in Your Country’s Best 21-03-2013
in Postcards-Destinations 23-03-2013
Camera: Canon EOS 50D, Lens: @ 30mm, ISO: 100, Aperture: f9, Shutter: 1/160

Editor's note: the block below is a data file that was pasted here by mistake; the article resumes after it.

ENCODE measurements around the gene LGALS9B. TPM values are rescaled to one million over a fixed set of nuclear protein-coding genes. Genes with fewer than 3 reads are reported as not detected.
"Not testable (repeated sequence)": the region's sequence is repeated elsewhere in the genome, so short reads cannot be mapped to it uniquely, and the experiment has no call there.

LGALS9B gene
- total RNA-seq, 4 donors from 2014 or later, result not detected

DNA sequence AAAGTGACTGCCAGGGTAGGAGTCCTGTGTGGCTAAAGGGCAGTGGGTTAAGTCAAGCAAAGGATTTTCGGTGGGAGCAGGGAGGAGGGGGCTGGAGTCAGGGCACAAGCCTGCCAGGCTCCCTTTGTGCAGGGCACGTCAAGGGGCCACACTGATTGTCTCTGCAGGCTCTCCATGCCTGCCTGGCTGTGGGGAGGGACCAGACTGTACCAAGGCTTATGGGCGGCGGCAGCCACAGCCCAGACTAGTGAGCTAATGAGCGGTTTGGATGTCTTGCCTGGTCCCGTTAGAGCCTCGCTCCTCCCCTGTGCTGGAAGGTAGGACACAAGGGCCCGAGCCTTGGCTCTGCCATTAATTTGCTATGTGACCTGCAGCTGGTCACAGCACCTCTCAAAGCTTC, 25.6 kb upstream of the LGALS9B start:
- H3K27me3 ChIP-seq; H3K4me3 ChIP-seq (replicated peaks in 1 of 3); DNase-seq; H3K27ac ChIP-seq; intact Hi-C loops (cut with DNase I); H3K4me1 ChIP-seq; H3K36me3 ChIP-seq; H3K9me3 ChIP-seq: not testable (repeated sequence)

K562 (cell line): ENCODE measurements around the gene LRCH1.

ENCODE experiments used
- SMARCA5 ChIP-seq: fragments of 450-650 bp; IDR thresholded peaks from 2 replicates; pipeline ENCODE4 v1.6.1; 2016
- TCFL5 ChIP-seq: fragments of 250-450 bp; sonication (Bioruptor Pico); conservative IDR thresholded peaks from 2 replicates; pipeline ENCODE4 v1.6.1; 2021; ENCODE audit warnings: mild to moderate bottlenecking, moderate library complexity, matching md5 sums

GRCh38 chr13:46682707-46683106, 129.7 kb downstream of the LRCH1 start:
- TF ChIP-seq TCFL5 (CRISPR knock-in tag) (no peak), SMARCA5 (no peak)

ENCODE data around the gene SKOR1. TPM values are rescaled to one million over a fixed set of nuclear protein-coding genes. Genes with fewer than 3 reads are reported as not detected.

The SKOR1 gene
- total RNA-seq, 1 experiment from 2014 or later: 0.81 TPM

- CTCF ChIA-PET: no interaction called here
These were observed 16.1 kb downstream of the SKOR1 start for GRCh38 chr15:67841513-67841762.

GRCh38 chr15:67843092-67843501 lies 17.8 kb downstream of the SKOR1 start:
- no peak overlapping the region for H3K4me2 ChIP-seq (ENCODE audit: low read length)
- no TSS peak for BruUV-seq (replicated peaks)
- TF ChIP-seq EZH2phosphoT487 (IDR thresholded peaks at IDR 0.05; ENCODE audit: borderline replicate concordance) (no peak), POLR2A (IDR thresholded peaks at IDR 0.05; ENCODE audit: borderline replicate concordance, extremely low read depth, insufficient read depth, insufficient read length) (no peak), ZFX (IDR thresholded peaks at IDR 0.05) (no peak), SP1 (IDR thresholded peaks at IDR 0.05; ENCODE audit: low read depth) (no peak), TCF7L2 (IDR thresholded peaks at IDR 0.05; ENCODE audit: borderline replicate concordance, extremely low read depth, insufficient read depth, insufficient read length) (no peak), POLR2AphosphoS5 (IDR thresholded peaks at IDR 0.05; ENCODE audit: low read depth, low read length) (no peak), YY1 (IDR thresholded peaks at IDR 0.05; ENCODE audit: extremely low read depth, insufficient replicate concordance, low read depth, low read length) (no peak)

Dunbar in Scotland lies on the southeast coast just 30 miles east of Edinburgh, in East Lothian. Once a major herring and whaling port, the old harbour dates from 1710. Situated over the harbour are the remnants of Dunbar Castle, one of the most mighty fortresses in Scotland. The first stone castle was probably constructed by the Earl of Dunbar in the 1070s and it has had a long an colourful history ever since. The town became successively a baronial burgh and royal burgh in 1370 and grew slowly under the shadow of the great Castle of the earls. Scotland and England contended often for possession of the castle and town. The former was ‘impregnable’ and withstood many sieges; the latter was burnt, frequently. The castle had been slighted (deliberately ruined) in 1568 but the town flourished as an agricultural centre and fishing port despite tempestuous times in the 17th and early 18th centuries. Major battles were fought nearby in 1296 and 1650. The second Battle of Dunbar (1650) was fought during the Wars of the Three Kingdoms between a Scottish Covenanter army and English Parliamentarians led by Oliver Cromwell. The Scots were routed, leading to the overthrow of the monarchy and the occupation of Scotland.